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Biofuel

Environment

All-in-one system uses plant oils to power, heat, and cool the home

A team of researchers led by Newcastle University has produced an all-in-one Biofuel Micro Trigeneration (BMT) prototype system fueled entirely by unprocessed plant oils that provides combined cooling, heating, and electrical power. This first-generation system is designed for use in homes, with the potential for up-scaling for larger commercial and industrial applications. Read More

Environment

Video: World's first industrial-scale waste-to-biofuels facility

Thanks to its extensive composting and recycling facilities, the city of Edmonton, Canada is already diverting approximately 60 percent of its municipal waste from the landfill. That figure is expected to rise to 90 percent, however, once the city's new Waste-to-Biofuels and Chemicals Facility starts converting garbage (that can't be composted or recycled) into methanol and ethanol. It's the world's first such plant to operate on an industrial scale, and we recently got a guided tour of the place. Read More

Science

Bacteria brews biofuel with potential to replace high-energy rocket fuel

Researchers at the Georgia Institute of Technology and the US Department of Energy’s Joint BioEnergy Institute have engineered a bacterium that could yield a new source of high-energy hydrocarbon fuel for rocketry and other aerospace uses. High-energy, specific-use hydrocarbon fuels such as JP-10 can be extracted from oil, along with more commonly used petroleum fuels, but supplies are limited and prices are high – approaching US$7 per liter. That’s where the new bacterium, engineered by Georgia Tech scientists Stephen Sarria and Pamela Peralta-Yahya, could come in.Read More

Science

Cold-tolerant oil-producing sugarcane could be one sweet source of biofuel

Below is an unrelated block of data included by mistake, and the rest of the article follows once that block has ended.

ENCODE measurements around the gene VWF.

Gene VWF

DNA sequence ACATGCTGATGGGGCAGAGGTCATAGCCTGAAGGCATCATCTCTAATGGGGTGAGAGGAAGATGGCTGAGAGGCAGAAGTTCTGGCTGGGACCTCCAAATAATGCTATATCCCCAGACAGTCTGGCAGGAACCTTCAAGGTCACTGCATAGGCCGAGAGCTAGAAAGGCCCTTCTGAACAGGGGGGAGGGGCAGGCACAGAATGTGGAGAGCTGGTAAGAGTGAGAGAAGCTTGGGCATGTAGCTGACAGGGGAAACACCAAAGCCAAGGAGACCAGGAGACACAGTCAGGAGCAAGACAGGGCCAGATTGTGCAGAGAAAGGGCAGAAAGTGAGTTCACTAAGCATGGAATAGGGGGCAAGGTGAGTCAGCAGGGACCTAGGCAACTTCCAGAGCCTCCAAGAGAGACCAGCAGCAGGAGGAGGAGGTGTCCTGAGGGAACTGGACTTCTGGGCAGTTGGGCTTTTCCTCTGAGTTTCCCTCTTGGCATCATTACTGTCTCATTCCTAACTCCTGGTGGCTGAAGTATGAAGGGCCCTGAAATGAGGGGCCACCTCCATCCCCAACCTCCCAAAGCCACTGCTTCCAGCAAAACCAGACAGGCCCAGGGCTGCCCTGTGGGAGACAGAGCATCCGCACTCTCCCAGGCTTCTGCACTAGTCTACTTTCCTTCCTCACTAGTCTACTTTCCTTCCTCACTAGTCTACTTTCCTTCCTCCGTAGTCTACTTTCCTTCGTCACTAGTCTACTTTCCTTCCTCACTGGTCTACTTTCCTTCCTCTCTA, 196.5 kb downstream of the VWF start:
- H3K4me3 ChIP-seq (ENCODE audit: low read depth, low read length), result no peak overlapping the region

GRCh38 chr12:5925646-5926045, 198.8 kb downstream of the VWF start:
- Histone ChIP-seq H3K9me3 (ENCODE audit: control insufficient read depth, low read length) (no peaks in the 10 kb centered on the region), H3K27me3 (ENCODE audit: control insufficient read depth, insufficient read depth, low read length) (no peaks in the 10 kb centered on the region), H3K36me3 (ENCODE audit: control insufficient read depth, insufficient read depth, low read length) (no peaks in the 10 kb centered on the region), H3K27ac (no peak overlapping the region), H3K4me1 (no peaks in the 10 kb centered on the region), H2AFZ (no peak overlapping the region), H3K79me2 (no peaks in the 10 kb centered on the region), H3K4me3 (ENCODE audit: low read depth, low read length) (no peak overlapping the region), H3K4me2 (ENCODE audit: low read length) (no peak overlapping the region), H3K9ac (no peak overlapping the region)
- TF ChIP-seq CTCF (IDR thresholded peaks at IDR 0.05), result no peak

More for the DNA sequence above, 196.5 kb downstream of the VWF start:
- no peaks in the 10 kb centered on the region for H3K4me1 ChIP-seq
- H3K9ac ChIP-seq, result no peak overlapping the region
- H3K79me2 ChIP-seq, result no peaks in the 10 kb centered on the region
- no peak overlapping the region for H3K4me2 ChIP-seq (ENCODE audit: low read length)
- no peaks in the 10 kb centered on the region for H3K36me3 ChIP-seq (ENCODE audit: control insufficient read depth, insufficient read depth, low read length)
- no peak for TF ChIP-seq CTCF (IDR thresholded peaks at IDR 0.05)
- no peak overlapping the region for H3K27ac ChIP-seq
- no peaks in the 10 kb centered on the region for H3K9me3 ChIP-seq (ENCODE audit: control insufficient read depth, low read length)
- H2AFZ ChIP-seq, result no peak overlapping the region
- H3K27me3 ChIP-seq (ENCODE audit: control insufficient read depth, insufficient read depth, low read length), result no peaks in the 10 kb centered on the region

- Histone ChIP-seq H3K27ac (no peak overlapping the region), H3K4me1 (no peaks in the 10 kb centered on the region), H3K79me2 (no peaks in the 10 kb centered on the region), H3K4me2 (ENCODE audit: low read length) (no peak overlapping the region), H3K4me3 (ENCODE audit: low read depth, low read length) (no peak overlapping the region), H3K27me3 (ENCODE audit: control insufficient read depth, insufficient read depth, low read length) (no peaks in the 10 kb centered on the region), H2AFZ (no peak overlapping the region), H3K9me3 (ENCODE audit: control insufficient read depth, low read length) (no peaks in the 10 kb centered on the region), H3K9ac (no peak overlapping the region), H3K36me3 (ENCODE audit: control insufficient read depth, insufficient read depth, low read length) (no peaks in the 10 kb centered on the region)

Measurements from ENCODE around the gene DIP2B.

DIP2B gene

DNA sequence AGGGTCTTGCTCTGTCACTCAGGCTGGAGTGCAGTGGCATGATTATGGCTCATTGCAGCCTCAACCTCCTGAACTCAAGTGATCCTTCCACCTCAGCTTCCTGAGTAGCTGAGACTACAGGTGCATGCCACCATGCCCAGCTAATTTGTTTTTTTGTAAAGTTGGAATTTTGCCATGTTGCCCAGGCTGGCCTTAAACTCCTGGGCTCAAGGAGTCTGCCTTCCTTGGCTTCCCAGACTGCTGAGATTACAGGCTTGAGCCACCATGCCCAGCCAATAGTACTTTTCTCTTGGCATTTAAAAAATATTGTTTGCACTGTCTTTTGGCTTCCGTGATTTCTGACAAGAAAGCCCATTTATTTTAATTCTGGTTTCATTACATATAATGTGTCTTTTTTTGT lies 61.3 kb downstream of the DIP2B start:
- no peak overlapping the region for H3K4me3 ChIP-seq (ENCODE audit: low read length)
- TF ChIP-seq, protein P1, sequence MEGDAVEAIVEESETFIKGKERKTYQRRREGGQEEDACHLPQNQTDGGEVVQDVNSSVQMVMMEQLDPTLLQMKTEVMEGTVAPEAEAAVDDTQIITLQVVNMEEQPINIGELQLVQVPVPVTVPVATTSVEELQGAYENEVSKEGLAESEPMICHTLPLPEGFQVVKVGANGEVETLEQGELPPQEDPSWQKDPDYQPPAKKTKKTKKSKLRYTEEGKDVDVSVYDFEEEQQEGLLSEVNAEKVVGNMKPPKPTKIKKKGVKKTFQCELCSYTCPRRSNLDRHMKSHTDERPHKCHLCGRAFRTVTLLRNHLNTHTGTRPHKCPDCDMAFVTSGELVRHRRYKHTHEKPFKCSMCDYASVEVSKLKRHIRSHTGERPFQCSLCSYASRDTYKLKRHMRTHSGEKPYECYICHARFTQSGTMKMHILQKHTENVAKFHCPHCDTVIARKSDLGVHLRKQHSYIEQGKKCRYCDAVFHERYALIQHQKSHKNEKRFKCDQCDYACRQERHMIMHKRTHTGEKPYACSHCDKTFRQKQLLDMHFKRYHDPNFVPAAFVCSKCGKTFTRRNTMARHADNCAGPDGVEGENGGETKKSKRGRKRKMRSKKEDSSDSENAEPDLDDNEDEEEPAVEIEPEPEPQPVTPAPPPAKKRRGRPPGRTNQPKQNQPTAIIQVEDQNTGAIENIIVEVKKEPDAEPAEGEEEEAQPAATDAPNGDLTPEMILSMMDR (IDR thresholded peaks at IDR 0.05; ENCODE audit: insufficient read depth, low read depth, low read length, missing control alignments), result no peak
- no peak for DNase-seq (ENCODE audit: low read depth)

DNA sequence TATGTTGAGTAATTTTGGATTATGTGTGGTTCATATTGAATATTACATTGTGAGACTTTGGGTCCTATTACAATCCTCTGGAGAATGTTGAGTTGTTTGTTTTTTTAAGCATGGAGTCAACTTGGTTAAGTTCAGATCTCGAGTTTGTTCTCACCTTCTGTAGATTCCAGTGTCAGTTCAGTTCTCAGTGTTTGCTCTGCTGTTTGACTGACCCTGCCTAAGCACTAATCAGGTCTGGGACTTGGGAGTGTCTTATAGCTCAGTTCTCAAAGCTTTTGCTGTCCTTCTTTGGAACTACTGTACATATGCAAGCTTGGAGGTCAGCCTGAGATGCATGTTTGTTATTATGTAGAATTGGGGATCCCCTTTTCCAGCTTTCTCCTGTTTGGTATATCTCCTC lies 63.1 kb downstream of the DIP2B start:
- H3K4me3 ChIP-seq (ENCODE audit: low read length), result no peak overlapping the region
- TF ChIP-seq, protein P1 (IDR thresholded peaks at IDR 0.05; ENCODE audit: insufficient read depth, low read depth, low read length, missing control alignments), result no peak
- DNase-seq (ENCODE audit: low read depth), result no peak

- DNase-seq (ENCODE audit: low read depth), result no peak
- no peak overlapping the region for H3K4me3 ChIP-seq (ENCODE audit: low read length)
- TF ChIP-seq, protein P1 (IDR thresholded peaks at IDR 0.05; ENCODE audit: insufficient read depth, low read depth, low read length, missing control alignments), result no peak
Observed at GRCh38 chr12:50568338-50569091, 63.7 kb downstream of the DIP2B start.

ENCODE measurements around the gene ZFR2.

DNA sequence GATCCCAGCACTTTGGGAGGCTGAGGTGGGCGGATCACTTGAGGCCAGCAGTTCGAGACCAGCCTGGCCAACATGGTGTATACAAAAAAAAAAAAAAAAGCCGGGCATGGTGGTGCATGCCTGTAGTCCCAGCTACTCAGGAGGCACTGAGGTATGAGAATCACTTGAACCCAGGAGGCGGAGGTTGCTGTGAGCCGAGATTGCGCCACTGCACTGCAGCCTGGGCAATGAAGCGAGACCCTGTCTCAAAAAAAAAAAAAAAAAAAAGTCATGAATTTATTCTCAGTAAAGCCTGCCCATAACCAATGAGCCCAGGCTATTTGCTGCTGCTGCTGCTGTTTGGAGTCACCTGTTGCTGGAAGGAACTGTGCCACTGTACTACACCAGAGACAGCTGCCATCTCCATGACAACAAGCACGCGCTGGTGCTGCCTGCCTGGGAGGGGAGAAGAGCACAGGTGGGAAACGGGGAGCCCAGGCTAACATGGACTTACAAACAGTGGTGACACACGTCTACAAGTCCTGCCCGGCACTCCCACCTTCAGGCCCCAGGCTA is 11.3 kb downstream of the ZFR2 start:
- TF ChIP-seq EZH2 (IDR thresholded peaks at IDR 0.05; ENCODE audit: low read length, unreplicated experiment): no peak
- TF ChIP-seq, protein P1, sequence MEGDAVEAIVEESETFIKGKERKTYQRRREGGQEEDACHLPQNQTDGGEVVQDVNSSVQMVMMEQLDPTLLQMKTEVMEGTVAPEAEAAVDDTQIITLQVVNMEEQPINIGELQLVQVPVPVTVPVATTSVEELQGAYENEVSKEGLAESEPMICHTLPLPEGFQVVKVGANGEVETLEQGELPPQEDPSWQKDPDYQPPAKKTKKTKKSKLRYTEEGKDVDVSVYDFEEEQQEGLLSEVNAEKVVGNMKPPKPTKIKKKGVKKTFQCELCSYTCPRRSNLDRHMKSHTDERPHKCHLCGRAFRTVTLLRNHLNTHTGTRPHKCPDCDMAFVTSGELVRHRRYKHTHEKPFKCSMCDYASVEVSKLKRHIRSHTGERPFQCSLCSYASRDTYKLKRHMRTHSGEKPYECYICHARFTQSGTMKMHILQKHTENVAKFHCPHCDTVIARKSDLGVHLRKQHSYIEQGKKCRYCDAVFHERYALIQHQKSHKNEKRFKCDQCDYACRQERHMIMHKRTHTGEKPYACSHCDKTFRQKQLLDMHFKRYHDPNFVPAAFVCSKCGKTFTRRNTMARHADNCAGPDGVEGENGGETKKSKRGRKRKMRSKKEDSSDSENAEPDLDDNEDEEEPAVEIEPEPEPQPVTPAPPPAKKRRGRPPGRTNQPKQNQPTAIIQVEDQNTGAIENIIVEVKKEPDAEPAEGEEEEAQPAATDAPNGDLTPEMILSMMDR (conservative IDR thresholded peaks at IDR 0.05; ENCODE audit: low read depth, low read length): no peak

Sugarcane grows like crazy, so if it could be used as a source of biofuel, well ... not only might it produce higher yields than other crops, but it could conceivably do so using less land. With that in mind, scientists from the University of Illinois are creating a strain of the plant that produces more oil, gets more energy from the sun, and can be grown in colder climates. Read More

Environment

Biogasoline could be joining biodiesel at the pumps

By now, most people have at least a passing knowledge of biodiesel – it's diesel fuel made from plant or animal oils, as opposed to the more traditional and less eco-friendly petroleum. While it's a good choice for people with diesel-powered vehicles, those of us with gas-burning cars haven't been able to get in on the action ... although that may be about to change. Read More

Environment

Researcher looks into wastewater zooplankton as biofuel feedstock

With dwindling non-renewable fuel sources creating an enormous energy challenge, the search is on to develop sustainable, renewable types of energy such as solar, wind and biofuel. One of the recent developments in this field comes from New York's Clarkson University, where new findings suggest that small organisms found in wastewater treatment lagoons could be used as biofuel feedstock. Read More

Science

Algae to crude oil: Million-year natural process takes minutes in the lab

Engineers at the US Department of Energy’s Pacific Northwest National Laboratory (PNNL) have created a continuous process that produces useful crude oil minutes after harvested algae is introduced. This new process does not require drying out the algae, which grows in water, saving time and energy that would be otherwise wasted. The final product can be refined into aviation fuel, diesel, or gasoline. Read More

Science

Iron-oxidizing bacteria could be used to convert electricity into biofuel

What do bacteria, wind turbines and solar panels have to do with one another? Nothing ... unless you can teach the bacteria to “breathe” electricity and turn it into biofuel. That’s still a very long way off, but a team of researchers at the BioTechnology Institute at the University of Minnesota - Twin Cities have found a method for growing iron-oxidizing bacteria by feeding it electricity. It’s primarily a way to better study a recently-discovered type of bacteria, but it also holds the promise of turning electricity into biofuel. Read More

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